Saturday, June 19, 2010

Your Turncoat Flesh

My 16-mile run yesterday was going along fine...right up until it wasn't.

Despite an extra day of rest (see "The Truant's Tale"); despite feeling good enough halfway through the run to joke about the process on Facebook and Twitter; and despite a water break somewhere between miles 9 and 10 that made me feel like I was starting afresh, at 14.75 miles, my body betrayed me. My head felt like it was detached from my neck, and the air around me dimmed in that way it had the one time I ever passed out. So I did something I've never done on a training run yet: I stopped and sat in the shade.

With my head lolled near my knees, I thought about my options. My husband was at work, so there was no calling him to the rescue (and truth be told, I wanted to finish the run more than I wanted rescuing). I scanned the street--I suppose the a man slamming the door of his F150 and the retirees kibitzing on a porch were folks I could have asked to fill my water bottle. But then the world clicked back into focus, so I stood back up and struck a deal with myself: walk until my iPod/pedometer told me I'd covered 15 miles and then jog for the final mile.

As I left the people in the neighborhood behind me, a couple of taxis screamed along the road, and I worried that this was a sign that I should have stopped and asked the old men for water, that I should have flagged down a taxi, that I should have given up. When the nice woman's voice on my pedometer announced: 400 meters to go, my playlist served up Andrew W K's "Ready to Die." The inspirational first verse goes as follows:
This is your time to pay!
This is your judgment day!
We made a sacrifice!
And now we get to take your life!!
If I had been feeling slightly better, I'd have laughed at the irony of those lyrics, though I suppose if I was feeling slightly better, the lyrics wouldn't have been so ironic. Either way you look at it there was nothing at all ironic about the dive my general well being took when I got home.

When your body turns on you--even temporarily--a part of your consciousness abandons your turncoat flesh to watch the show. You watch a person who looks a lot like you struggle to keep her head up against the dizziness. You see her arms hanging at her side, so leaden, you wonder if this is the wall runners talk about hitting. You hear her muscles screaming to be stretched, but watch as her nausea and her inability to balance refuses to let it happen. You marvel at how even though her body is in need of water and food more direly than she's ever needed them before, the act of chewing and the sensation of the water slime-ing around her tongue trips her gag reflex. And when you do snap back to your body, you're fascinated at its inability to care for itself in the moment--sure you are--but mostly you're scared.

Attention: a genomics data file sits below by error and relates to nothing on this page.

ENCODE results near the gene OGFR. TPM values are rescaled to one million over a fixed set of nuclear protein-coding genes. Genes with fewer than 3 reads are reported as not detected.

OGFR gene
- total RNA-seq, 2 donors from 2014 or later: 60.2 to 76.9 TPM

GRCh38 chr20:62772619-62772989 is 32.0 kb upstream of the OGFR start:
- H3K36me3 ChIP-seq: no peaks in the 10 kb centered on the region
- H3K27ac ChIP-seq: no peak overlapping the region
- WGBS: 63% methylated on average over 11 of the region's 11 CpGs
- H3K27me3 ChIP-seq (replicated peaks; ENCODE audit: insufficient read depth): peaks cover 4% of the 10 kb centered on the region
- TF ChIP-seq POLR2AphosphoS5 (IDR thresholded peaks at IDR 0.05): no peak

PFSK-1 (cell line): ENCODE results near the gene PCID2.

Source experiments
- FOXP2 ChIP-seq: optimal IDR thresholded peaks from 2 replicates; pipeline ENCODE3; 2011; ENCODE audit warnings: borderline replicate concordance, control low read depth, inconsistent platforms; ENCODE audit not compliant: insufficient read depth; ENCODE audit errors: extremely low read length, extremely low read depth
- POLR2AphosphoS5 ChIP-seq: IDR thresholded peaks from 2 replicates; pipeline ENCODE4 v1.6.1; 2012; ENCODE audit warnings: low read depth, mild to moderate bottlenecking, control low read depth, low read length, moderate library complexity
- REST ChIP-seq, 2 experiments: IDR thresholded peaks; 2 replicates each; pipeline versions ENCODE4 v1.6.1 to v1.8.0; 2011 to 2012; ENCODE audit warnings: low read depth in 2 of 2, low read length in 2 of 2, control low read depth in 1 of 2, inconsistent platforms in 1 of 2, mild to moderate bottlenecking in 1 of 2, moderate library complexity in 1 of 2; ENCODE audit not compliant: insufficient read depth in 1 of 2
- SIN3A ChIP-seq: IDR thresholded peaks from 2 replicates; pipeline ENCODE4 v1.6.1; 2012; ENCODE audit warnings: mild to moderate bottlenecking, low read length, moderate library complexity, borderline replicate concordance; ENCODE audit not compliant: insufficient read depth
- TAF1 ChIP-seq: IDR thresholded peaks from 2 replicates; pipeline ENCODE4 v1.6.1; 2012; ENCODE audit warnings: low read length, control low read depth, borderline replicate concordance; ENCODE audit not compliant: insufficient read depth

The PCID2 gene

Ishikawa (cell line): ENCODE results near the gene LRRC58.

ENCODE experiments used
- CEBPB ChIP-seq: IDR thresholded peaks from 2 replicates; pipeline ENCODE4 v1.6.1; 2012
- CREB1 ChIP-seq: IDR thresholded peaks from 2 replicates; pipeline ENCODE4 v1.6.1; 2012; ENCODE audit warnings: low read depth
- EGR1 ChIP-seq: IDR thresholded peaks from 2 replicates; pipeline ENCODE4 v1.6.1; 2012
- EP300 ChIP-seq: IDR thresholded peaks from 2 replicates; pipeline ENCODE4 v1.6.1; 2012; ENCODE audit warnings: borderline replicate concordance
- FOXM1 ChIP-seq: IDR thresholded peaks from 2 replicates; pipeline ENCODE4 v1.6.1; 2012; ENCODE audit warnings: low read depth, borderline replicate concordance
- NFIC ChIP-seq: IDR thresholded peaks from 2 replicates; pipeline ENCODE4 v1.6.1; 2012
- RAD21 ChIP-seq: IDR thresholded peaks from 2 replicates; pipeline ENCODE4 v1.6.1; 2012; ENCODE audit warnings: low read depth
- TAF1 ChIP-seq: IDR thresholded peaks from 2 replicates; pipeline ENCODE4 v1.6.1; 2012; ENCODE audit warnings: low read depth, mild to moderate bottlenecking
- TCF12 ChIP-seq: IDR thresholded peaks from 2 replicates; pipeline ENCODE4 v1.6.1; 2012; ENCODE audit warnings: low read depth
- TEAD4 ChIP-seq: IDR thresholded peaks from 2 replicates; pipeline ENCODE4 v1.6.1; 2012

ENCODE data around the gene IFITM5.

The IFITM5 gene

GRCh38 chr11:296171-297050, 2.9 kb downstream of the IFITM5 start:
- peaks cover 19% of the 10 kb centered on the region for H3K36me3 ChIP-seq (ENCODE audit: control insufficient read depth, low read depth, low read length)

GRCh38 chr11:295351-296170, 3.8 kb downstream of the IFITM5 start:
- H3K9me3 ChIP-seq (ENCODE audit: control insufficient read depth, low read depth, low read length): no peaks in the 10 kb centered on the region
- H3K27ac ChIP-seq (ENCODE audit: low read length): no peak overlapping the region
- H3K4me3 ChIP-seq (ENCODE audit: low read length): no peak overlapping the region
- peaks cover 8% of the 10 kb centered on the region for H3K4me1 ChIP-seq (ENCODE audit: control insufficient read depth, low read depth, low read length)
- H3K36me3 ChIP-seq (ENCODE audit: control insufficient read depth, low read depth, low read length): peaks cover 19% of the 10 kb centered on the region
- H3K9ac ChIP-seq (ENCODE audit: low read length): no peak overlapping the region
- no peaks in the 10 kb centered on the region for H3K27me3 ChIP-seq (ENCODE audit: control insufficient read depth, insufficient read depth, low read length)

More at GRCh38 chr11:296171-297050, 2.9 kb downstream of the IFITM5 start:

You find that you can stomach water if you're lying down, so you hit the bed and drink and drink and drink. And when you feel yourself drifting off to sleep, you reach for your phone and set an alarm. You have a minute to wonder if sleep is bad in this situation, like nodding off after you've bumped your head hard, but you can't fight it.

And then, an hour later, when you jump up to silence that alarm, the nausea and dizziness have disappeared as if they'd never been anything more than a bad dream. In fact, the only lingering ill effects from the heat exhaustion and the unscheduled nap are a primal hunger, slight soreness in the legs you weren't able to stretch, and a lingering fear that forces you to take a ragged breath. Forget the proverbial dodged bullet--part of you knows you've just skipped across a firing line without so much as a scratch.*

Catherine Elcik is running her first marathon to raise money for a scholarship fund for Grub Street, Inc, and independent writing center in Boston, MA. Sponsor the run at

* I recognize now that getting the runs in early in the morning is no joke in this heat. I have three more long runs before the marathon on July 30. I'll be better, I swear.
I swear.

Thursday, June 17, 2010

The Truant's Tale

The training book I'm following said there was a good chance it would happen, and it finally did. Yesterday. On a day I was supposed to run five miles, I just didn't. Not the end of the world, certainly--I've read the only runs you really can't skip are the long once--but I still have my regrets.